Rachael Ray, Klobuchar push for healthier meals in schools

Sen. Amy Klobuchar, right, and Rachael Ray discuss children's nutrition at a meeting prior to the press conference on Tuesday. Photo c/o Klobuhchar's office.
Courtesy of Sen. Klobuchar’s Office
Sen. Amy Klobuchar, right, and Rachael Ray discuss children’s nutrition at a meeting prior to their press conference on Tuesday.

WASHINGTON — On the heels of a White House report that found most school lunches are too high in calories and fat, TV cook Rachael Ray joined a group of senators including Amy Klobuchar in pushing for healthier school lunches as part of an effort to reduce childhood obesity.

“It is the only level playing field we have when it comes to our kids to get good, quality food in them is the food that we provide in our public schools,” Ray said.

Part of the problem, the White House report found, is that students don’t always choose healthy options. No big surprise there — while 71 percent of school meals offered met federal guidelines for calories, just 49 percent of meals served hit the mark.

The other part is that healthy meals aren’t always offered. More than 70 percent of schools nationwide didn’t offer food that meets federal nutrition standards for saturated fat — the White House report explicitly noting that “french fries and other similar potato products accounted for a disproportionate amount of the vegetable options on school lunch menus.”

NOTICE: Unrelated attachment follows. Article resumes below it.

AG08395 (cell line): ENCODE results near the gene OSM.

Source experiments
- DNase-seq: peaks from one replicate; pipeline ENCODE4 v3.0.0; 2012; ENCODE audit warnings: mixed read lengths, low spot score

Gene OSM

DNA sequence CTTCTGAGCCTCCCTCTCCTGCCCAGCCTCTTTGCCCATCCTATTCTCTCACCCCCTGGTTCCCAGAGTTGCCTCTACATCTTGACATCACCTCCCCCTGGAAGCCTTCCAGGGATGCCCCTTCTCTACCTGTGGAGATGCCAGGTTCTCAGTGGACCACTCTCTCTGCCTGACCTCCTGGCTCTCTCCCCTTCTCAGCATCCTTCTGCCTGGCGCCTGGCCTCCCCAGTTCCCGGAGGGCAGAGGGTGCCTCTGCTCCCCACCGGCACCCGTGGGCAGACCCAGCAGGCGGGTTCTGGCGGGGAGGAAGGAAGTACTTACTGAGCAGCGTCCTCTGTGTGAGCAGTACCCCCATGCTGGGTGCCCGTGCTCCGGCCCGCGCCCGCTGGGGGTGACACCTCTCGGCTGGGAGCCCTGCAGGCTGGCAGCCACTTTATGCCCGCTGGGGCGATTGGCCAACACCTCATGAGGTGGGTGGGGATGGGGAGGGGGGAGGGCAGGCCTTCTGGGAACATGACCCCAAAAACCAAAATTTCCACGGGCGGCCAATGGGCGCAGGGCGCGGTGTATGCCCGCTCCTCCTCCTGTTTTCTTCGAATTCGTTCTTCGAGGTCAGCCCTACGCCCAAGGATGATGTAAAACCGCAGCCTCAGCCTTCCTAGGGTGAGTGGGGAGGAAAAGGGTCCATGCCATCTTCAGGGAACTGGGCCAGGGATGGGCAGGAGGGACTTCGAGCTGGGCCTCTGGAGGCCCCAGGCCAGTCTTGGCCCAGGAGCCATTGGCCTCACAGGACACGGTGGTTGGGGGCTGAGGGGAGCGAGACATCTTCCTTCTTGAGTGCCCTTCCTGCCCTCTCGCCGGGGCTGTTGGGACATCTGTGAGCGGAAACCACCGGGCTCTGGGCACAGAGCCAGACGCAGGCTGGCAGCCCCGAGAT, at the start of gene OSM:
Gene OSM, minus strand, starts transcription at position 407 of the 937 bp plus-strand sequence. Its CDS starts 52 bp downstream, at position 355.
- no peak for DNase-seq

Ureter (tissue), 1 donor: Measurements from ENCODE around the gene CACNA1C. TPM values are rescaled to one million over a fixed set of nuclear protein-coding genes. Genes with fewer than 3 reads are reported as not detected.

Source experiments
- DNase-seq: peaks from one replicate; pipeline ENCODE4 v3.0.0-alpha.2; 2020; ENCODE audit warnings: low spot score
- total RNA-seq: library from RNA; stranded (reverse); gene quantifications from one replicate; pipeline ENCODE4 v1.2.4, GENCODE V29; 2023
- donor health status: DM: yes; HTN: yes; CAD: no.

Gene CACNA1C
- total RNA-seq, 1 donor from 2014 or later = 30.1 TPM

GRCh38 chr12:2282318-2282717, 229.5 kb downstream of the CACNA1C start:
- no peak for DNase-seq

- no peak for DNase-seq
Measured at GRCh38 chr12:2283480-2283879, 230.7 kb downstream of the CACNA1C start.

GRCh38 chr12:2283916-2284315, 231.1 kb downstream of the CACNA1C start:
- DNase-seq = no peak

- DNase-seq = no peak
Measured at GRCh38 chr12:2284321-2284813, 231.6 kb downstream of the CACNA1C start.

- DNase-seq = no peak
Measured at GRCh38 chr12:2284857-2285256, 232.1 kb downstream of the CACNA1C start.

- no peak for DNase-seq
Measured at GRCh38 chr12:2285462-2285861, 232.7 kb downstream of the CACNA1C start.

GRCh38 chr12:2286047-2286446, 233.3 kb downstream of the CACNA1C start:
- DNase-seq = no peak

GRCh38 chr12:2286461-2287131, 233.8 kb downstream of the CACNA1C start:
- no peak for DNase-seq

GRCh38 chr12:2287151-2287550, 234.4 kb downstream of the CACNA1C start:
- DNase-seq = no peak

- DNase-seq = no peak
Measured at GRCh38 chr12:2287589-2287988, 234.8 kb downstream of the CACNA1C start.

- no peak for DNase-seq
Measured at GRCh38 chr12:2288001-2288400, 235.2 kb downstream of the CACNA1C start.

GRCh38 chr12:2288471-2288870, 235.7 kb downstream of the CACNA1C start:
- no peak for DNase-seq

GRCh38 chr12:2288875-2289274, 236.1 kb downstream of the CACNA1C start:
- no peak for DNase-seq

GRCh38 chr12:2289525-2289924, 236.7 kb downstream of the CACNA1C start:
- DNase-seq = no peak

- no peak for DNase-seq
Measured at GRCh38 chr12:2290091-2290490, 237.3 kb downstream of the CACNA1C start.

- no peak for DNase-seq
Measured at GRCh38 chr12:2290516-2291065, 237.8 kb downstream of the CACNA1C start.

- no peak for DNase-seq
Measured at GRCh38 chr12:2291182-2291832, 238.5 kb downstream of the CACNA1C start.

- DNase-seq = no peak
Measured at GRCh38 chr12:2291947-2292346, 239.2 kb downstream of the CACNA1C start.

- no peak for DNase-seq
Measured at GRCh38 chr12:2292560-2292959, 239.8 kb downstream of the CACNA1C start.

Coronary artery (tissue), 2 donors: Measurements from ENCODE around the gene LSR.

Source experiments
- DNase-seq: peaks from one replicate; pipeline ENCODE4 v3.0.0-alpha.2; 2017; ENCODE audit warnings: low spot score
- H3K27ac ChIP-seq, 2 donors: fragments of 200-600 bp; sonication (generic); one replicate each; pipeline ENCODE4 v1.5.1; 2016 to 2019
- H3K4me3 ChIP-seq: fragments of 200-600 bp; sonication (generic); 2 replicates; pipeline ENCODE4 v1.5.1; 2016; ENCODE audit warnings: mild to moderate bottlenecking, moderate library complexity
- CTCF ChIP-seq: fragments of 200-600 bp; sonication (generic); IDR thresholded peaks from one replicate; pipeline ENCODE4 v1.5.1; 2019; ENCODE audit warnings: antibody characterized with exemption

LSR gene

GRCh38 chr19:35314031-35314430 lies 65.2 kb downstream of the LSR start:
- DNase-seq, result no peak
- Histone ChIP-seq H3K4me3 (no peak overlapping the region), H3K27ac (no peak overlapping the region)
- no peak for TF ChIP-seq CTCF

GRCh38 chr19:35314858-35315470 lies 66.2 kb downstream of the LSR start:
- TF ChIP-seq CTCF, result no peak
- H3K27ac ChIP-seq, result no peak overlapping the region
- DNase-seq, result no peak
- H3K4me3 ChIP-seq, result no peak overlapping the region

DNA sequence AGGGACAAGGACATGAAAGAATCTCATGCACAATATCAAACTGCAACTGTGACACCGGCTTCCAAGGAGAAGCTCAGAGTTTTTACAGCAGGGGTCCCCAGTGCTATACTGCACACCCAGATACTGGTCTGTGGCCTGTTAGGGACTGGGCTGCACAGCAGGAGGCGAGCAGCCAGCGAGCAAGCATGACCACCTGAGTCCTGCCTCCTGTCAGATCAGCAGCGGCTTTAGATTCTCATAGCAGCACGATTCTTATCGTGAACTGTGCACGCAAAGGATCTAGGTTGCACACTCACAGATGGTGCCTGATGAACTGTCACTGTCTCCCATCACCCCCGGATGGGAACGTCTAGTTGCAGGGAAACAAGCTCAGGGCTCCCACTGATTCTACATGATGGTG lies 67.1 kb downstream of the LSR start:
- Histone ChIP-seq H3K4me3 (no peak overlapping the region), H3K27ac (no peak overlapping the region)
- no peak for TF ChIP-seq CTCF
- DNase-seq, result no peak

A fourth of kids entering grade school are obese, Klobuchar said at a press conference, and a third graduate from high school obese.

“No 5th grader is going to be able to necessarily make a smart decision when they’ve got french fries on one side and yogurt on the other,” Klobuchar said. “We want them to go to the yogurt, but they’re going to go for the french fries and many adults would do the same thing.”

Klobuchar has introduced legislation to allow the USDA to regulate all food and beverages sold on school campuses, including those in vending machines, a bill she highlighted Tuesday.

The focus is on school lunches in part because the school nutrition bill is up for reauthorization this year, and in part because of a concentrated media campaign led by celebrity chefs like Ray and Jamie Oliver that focuses on increasing the number of healthy meals in schools.

 “I feel very strongly that either you pay now or you’re going to pay later,” Ray said. “We’ve just had this horrible, bloody battle about health care — think about the health care costs of the future if we don’t address this immediately.”

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